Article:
Over the past few weeks, the financial news media has been marveling at what it calls the “disconnect” between stock prices and the economy. Economic and health statistics are likely to go from bad – 30 million unemployed in the past month, a 4.8% drop in first-quarter GDP, an 8.7% drop in retail sales in April, more reported coronavirus cases and deaths – to worse – a nearly 40% drop in GDP and around 15% unemployment in the second quarter, according to the Congressional Budget Office’s latest projections. Yet the stock market has blissfully regained about half of the 34% drop it sustained between mid-February and mid-March.
But is there really a disconnect? Does the economy – now largely controlled by the Federal Reserve and the U.S. Treasury Department – still have any correlation to what happens in the stock market anymore, and vice versa? Well, the answer is yes, but not in the way it used to. What’s happening is that as the economy goes deeper into the red, the more it prompts the government to pump in more money and for the Fed to intervene more in the financial markets. That is unquestionably good for stocks.
We have been in an environment since the 2008 financial crisis where the Fed has played an unprecedented activist role in the bond market and, indirectly, the stock market. That role has grown further under Chair Jerome Powell, who seems to believe it’s the Fed’s job to rescue equity investors any time stock prices correct, never mind what’s going on in the economy. Now that we’re in the middle of an economic downturn that makes 2008 look like a garden-variety recession, the Fed has put its monetary policy and quantitative-easing engines into overdrive, which may or may not stimulate the economy but have surely at least put a floor under stock prices, if not actually boosted their value.
As I’ve discussed in my past few columns, two of the prized economic ambitions of the political left – economic socialism and Modern Monetary Theory – have been fully embraced by the Trump Administration and the Fed to protect the American economy. That should make liberals happy – although as you’ve probably noticed, very little makes them happy, even when they get everything they demand. That’s probably because it usually backfires on them, like now. It must gall them that when put into action, these ideals have actually benefitted the people they despise, namely capitalists and investors. Not only have stock prices rebounded – although they’re still down about 15% from the mid-February record peak – but the income and wealth gaps between the haves and have-nots have widened even more.
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I’m assuming that this is not what the Fed intended, but it is the practical reality.
This reminds me a little of how the property insurance industry works. Have you ever noticed that after some “act of God”– a hurricane or an earthquake, for example – the prices of insurance company stocks usually rise, rather than falling as you might expect them to do? That’s because disasters like that just give the insurance companies a reason to raise premiums, increasing their future revenue and profits. After all, they only have to pay claims once, but the higher premiums last indefinitely. It’s good for business, not bad.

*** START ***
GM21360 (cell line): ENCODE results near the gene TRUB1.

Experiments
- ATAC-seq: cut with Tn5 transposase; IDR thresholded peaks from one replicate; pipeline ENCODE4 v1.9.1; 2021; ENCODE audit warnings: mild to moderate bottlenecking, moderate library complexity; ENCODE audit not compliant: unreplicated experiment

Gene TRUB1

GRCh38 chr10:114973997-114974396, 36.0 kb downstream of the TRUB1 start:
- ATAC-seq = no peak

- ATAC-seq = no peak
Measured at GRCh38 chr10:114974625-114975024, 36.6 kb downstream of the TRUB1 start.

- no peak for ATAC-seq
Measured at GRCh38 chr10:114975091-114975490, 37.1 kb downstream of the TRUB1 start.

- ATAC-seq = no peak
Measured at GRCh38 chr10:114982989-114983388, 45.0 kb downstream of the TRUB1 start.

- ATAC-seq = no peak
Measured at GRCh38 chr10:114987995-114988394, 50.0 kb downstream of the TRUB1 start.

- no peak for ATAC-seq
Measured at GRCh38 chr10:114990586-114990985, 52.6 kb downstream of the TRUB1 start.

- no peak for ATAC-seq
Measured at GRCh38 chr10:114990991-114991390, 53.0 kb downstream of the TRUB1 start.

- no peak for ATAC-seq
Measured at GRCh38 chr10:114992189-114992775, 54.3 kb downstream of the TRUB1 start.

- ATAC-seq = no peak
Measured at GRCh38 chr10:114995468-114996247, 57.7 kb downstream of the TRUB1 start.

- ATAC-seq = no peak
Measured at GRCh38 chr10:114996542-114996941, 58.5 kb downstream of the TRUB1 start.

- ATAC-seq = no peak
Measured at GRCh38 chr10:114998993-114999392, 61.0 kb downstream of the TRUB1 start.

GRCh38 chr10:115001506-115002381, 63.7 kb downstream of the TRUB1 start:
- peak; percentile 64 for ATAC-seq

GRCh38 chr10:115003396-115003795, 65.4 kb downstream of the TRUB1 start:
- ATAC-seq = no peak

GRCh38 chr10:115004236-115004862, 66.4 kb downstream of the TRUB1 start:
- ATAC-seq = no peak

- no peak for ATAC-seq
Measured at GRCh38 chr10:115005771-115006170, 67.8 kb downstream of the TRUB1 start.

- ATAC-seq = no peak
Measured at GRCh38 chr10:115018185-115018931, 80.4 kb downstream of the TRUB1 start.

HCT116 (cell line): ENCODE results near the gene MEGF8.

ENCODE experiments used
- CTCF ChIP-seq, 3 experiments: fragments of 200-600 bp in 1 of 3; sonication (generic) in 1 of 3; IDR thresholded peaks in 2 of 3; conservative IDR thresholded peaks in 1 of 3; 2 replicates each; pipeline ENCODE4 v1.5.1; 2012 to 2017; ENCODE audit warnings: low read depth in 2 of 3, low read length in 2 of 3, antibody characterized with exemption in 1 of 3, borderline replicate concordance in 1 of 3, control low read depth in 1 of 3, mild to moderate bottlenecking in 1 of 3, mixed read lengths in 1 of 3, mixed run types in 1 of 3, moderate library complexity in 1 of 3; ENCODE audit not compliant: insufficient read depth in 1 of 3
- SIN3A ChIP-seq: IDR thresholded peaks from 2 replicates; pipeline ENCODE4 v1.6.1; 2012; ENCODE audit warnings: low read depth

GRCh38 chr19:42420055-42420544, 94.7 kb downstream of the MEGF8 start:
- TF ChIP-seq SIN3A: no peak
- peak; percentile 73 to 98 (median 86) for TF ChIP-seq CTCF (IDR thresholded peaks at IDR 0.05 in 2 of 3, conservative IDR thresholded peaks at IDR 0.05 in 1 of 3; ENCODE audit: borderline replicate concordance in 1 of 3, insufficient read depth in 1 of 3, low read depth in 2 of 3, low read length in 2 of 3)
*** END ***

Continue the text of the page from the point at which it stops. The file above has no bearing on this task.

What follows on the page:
That seems to be what’s happening in the financial markets currently. As the economic figures get worse and worse, the Fed and the U.S. Treasury pump more and more money into the economy, which helps stocks. But there’s one big difference between this and my insurance analogy. While insurance companies protect themselves by reinsuring their risks with other insurance companies, theoretically, at least, all of these companies could go bust if the catastrophe was big enough. But that could never happen with the U.S. government and the Fed since all they have to do is print more money when they run out, which is what they’ve been doing.
The Treasury recently announced that it plans to borrow $3 trillion this quarter – more than five times the amount it borrowed per quarter during the 2008 crisis – to cushion businesses, consumers, and state and local governments from the coronavirus. At the same time, the Fed’s balance sheet – which now includes corporate bonds, not just Treasury and government-guaranteed mortgage-backed securities –totals a record $6.5 trillion, up nearly $3 trillion, or 85%, just since last September. And it’s going to get still larger, as it is promises to buy an “unlimited” amount of assets going forward, including a large share of whatever the Treasury has to sell.
How long this state of affairs will last is hard to guess, because it’s never been done before, not even during the Great Depression and World War 2. But right now, it’s redounded to the benefit of investors, and it makes perfect sense, whether we like it or not.
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INO.com Contributor - Fed & Interest Rates
Disclosure: This article is the opinion of the contributor themselves. The above is a matter of opinion provided for general information purposes only and is not intended as investment advice. This contributor is not receiving compensation (other than from INO.com) for their opinion.